Review – a Sponsorship Operation Called “the Biggest Scam” by Some offers car owners the opportunity to acquire performance parts, various visual tuning elements, rims, audio equipment and even cash, as part of a sponsorship program. To be allowed into the program, car owners need to pay a fee, in exchange for which (and for various types of promotional activity they may also be asked to perform) they will allegedly receive all the above said goodies (and more) for free. What is wrong with this picture though?

Before we get into why so many people call this operation a scam, let us take a closer look at what we are dealing with here, in regards to the company peddling these sponsorship deals, as well as the actual offer.

What is presents itself as a sort of virtual meeting place for companies looking for marketing/advertising opportunities in exchange for sponsorships, and rank-and-file car owners, looking for ways to pimp their rides with quality parts, as cheaply as possible.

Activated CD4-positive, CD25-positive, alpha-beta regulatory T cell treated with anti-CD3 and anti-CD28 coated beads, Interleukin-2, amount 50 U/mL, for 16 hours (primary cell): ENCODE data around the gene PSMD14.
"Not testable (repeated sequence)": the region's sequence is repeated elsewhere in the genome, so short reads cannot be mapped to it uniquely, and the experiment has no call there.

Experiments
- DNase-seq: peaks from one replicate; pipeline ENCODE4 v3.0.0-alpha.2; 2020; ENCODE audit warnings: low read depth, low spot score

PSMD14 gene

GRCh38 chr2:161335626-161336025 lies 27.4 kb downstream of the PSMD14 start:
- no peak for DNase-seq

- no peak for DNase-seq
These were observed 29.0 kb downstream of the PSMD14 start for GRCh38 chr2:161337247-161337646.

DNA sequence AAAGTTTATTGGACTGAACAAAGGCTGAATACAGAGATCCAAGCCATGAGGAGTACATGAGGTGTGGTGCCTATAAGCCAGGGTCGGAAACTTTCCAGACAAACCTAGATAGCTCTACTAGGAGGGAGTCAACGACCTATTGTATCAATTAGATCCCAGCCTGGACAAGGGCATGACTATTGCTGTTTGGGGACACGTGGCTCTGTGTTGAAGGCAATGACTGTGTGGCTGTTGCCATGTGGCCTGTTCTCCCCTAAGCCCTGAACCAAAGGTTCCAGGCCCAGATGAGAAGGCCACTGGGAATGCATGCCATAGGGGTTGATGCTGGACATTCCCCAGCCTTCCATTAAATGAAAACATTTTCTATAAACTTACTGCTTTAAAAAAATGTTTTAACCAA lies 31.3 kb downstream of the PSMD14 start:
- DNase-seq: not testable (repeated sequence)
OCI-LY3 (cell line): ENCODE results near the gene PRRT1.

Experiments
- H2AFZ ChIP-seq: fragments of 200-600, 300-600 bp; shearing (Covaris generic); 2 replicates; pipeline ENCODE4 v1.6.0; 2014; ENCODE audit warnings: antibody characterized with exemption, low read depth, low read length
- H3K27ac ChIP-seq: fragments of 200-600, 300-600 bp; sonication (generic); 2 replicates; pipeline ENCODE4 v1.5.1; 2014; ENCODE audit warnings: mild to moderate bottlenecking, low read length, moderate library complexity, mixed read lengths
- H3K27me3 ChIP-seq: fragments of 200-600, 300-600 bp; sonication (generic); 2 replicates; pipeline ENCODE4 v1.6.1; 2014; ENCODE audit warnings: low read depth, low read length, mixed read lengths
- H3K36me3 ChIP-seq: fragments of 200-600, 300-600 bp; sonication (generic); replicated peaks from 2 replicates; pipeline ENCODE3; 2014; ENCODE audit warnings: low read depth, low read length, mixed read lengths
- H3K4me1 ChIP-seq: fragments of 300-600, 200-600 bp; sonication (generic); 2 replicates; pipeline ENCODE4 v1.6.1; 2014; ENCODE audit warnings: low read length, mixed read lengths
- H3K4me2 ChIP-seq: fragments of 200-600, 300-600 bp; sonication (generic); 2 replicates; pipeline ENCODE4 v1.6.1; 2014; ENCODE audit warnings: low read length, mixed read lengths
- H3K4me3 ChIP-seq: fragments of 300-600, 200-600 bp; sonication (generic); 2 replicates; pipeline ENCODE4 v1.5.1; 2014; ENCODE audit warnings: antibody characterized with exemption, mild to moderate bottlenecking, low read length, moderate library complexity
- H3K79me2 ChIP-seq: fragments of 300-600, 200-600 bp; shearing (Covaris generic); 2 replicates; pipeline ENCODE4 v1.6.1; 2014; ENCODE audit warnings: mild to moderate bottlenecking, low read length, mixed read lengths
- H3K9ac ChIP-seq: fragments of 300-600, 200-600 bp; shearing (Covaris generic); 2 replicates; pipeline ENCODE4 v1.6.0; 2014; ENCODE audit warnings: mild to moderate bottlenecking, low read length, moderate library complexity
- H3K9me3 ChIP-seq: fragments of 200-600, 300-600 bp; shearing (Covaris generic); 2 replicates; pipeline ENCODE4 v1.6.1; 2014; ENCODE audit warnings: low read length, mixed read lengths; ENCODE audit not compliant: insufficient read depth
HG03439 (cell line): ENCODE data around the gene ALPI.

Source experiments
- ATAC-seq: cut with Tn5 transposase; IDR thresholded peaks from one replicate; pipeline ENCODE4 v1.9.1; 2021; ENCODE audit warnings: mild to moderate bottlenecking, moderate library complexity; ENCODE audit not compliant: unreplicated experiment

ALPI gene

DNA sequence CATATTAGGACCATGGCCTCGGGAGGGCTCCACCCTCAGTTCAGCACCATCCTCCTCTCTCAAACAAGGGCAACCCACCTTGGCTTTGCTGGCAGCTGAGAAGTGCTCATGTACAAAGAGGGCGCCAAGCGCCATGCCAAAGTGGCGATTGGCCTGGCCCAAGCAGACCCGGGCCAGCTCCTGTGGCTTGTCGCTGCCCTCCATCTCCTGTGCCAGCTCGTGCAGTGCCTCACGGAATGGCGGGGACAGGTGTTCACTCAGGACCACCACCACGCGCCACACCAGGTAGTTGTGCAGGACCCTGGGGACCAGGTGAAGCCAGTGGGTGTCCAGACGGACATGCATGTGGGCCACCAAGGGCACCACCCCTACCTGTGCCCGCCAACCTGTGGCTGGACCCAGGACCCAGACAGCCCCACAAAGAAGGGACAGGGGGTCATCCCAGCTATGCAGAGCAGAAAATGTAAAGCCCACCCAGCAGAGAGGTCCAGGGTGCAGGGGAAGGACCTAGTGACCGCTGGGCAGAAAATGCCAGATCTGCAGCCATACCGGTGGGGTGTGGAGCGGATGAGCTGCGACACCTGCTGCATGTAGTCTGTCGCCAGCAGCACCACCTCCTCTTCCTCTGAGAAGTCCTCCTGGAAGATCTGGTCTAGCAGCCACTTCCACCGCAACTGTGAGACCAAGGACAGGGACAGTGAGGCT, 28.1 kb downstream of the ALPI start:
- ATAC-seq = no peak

As such, the website features a section where would-be sponsorship providers can sign up, but the main focus of the operation is to bring as many car owners into the fold as possible. To push this angle, they even offer affiliate partnerships to those who do jump onboard, so they can get still more people hooked and paying their fee.

This is where things turn a bit southward. At a closer look, a number of other red flags pop up as well. The About Us page of the site is entirely useless, in the sense that it provides no information on the company and individuals behind the operation. Going solely by the official page of the operation, there is no way we can tell who runs this scheme.